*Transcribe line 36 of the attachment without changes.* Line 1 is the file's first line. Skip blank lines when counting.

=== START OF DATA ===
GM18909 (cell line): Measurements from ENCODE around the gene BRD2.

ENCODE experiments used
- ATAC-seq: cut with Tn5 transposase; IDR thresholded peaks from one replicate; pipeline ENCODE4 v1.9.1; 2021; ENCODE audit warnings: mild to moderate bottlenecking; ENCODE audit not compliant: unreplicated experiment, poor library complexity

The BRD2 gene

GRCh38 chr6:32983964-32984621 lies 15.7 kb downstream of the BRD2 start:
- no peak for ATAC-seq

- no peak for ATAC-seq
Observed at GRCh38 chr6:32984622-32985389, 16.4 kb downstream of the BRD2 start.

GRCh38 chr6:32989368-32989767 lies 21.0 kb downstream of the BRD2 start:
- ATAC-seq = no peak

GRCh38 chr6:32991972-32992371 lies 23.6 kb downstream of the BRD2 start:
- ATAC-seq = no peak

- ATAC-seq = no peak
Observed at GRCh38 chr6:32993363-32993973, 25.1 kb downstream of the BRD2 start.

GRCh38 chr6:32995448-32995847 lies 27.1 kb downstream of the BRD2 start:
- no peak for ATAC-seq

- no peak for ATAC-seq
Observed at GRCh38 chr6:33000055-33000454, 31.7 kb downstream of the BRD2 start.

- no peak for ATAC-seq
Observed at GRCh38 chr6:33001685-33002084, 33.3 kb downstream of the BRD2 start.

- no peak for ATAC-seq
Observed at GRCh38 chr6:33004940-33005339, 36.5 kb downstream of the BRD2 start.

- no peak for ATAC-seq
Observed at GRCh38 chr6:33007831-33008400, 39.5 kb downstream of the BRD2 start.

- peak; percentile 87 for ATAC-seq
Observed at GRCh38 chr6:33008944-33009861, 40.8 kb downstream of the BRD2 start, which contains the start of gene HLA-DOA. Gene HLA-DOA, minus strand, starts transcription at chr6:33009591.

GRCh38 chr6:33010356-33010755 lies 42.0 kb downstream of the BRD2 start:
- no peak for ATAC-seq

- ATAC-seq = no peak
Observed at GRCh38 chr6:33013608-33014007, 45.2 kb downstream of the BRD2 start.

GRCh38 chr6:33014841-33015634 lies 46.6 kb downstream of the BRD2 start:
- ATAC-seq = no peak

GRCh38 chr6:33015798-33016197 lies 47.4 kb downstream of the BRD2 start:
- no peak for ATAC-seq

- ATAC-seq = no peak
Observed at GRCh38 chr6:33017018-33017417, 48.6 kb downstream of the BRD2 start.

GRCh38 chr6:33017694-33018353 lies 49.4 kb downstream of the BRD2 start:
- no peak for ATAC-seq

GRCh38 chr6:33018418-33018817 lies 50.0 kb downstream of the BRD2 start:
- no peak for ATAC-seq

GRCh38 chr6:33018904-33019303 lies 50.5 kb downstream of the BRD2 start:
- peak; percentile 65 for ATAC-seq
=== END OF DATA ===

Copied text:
Observed at GRCh38 chr6:33017018-33017417, 48.6 kb downstream of the BRD2 start.